Sunday, May 2, 2010

You learn

Something I learned early on my cancer journey is that not everyone dies right away from it. I had thought cancer was an immediate death sentence, so it is a relief to know that it is not. I have lived almost four years with brain cancer.

But I have learned that the threat and the worry doesn't go away. That's what keeps me awake at night: the unknown, the future, the past and today. All remain mysteries for me to solve. Reality is still difficult to face, as difficult as looking in a mirror or taking a step after too many margaritas.

Sadly and selfishly, I have learned to embrace the notion of The End, because I will no longer worry, and I won't be a burden to anyone. If only I could control when The End comes, and tell God, or whoever is listening, that He can take me, but only after my son gets married and gives me grandchildren, only after my husband and I rediscover each other.

Meantime, I'm preparing for a new phase. People will say to me that I don't look sick, because I'm fat, and still have my hair, and I can still tap into what gray matter I have left. But last time I saw my doctor, she suggested that if my scans confirm that my tumor is growing back, it may be time for radiation. I may as well still my head in a microwave.

Okay, not funny. What I'm trying to say is that is when that time comes,I won't be able to fake it anymore. I will look AND act like someone with a damaged brain. Perhaps I should search for a substitute brain. I want to be prepared for the unpredictable.

I will always be thankful for the time I have had between chemo and whatever comes next. It was so nice to be able to go camping, and not feel sick, to get off the couch for longer periods of time. I felt free, almost cured, except for the occasional times when I would babble, or my brain would shut down like a computer. I also gained a new fear of crowds. Maybe fear isn't the right word, discomfort seems like a better one. Crowds get me way overstimulated, and not in a good way. It's hard to avoid them though. I cant stay inside all day, either literally or figuratively. So, I venture out from time to time, and try not to bump into people.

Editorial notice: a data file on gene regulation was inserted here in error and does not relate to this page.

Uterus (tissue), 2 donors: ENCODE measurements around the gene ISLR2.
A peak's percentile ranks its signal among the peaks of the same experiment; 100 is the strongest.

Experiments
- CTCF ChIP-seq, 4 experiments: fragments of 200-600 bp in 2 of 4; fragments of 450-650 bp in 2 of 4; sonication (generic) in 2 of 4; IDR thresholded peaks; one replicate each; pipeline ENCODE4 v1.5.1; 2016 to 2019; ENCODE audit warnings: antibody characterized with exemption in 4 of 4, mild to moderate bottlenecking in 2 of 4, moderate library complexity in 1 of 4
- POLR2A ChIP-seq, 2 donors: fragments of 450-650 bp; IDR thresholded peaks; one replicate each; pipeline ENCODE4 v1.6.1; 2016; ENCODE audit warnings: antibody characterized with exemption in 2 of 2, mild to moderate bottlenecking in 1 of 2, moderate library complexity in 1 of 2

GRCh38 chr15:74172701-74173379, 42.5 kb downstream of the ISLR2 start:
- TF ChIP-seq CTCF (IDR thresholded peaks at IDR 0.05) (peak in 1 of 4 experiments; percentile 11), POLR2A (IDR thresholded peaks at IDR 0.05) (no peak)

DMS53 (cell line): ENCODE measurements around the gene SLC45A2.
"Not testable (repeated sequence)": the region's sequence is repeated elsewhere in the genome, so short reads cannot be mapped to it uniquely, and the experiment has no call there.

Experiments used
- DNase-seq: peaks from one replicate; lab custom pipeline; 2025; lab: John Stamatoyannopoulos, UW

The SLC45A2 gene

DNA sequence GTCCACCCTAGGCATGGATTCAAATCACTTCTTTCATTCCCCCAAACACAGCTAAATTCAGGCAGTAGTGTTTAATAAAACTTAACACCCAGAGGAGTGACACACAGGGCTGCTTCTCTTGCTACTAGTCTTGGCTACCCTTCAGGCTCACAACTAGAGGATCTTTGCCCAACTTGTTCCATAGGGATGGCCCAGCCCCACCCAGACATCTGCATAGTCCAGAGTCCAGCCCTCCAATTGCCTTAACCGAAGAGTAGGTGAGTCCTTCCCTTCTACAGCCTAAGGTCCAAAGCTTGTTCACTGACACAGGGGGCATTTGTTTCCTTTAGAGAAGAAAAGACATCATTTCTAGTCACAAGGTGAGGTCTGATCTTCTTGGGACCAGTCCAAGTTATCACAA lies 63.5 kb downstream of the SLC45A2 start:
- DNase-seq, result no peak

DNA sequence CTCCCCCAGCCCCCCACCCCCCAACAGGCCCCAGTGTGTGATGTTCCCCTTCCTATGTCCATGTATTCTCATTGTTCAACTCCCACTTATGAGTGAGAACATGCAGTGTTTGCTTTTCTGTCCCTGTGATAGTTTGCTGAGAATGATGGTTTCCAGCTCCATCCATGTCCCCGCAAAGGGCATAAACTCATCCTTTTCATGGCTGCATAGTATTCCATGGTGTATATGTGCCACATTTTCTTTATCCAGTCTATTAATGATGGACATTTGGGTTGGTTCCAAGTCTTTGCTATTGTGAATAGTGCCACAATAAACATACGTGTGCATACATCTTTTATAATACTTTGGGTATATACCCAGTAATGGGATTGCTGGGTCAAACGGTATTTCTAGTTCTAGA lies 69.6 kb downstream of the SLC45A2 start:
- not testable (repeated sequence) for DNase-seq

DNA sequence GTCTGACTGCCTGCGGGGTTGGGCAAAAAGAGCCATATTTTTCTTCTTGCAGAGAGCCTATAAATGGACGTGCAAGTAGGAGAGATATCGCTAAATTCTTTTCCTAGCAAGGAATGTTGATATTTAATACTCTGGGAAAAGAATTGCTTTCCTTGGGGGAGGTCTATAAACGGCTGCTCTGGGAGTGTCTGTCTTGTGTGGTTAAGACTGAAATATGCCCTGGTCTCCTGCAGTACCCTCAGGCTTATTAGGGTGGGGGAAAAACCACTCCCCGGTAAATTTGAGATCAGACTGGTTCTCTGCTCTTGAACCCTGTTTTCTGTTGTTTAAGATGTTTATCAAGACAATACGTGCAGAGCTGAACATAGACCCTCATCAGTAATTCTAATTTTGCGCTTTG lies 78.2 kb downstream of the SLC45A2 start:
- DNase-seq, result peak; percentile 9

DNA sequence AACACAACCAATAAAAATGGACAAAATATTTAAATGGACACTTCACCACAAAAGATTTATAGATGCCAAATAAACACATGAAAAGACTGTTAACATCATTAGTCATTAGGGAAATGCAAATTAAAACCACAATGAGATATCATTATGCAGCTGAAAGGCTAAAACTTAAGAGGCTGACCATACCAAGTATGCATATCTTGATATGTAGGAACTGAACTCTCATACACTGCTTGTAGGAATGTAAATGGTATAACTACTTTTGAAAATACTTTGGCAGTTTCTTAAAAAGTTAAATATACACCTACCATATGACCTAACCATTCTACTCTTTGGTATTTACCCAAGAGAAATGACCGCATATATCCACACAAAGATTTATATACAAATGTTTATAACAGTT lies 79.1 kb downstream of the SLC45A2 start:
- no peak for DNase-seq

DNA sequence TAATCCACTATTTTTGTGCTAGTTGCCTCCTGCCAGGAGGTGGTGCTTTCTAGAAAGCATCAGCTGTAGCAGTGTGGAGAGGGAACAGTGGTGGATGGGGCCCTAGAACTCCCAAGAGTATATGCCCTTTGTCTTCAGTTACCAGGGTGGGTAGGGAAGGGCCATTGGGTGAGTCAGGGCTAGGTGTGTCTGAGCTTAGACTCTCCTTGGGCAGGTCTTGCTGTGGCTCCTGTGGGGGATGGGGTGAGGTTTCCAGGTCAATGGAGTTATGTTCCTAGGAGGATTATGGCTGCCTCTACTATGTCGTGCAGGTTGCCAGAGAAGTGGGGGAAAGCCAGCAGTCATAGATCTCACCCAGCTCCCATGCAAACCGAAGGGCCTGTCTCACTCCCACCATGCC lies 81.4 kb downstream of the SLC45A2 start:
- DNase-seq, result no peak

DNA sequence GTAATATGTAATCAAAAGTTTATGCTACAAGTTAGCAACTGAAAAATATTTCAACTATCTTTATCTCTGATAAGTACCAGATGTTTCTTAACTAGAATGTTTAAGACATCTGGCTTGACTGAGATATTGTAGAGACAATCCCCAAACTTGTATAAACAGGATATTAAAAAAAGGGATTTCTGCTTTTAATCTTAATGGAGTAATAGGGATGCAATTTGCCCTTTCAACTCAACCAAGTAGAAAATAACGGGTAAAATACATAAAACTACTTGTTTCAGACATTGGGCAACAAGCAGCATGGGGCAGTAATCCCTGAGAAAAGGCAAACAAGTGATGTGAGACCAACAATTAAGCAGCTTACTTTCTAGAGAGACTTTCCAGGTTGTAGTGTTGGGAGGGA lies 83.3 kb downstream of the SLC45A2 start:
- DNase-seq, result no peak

On thing I will never know is what caused my cancer, and why I have lived four years, while some are lucky to live two years. When I was first diagnosed, I asked if there was anything about my lifestyle that could have triggered this. The doctor said "no", but I think the most likely answer is: many things contributed to my cancer, and because I'm not like everyone else, neither is my cancer. It is as unique as I am. Like everyone else, I have no choice but to take what life gives me, and no that life's rules may change at any moment.


Yukon said...

Eden, this is beautiful and poignant.

Anonymous said...

This is very moving Eden. Open,honest,thoughtful and written by someone who is anything but selfish.